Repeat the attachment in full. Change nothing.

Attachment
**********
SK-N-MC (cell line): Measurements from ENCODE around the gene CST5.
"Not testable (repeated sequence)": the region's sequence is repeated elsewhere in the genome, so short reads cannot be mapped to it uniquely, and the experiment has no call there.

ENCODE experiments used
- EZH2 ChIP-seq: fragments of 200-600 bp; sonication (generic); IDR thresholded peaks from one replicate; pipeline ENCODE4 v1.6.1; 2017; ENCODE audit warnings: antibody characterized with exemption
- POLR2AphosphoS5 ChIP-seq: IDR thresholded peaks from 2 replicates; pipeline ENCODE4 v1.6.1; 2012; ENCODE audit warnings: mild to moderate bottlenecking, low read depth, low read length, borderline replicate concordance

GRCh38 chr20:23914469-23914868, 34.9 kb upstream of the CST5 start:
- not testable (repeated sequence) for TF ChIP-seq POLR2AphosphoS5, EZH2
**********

SK-N-MC (cell line): Measurements from ENCODE around the gene CST5.
"Not testable (repeated sequence)": the region's sequence is repeated elsewhere in the genome, so short reads cannot be mapped to it uniquely, and the experiment has no call there.

ENCODE experiments used
- EZH2 ChIP-seq: fragments of 200-600 bp; sonication (generic); IDR thresholded peaks from one replicate; pipeline ENCODE4 v1.6.1; 2017; ENCODE audit warnings: antibody characterized with exemption
- POLR2AphosphoS5 ChIP-seq: IDR thresholded peaks from 2 replicates; pipeline ENCODE4 v1.6.1; 2012; ENCODE audit warnings: mild to moderate bottlenecking, low read depth, low read length, borderline replicate concordance

GRCh38 chr20:23914469-23914868, 34.9 kb upstream of the CST5 start:
- not testable (repeated sequence) for TF ChIP-seq POLR2AphosphoS5, EZH2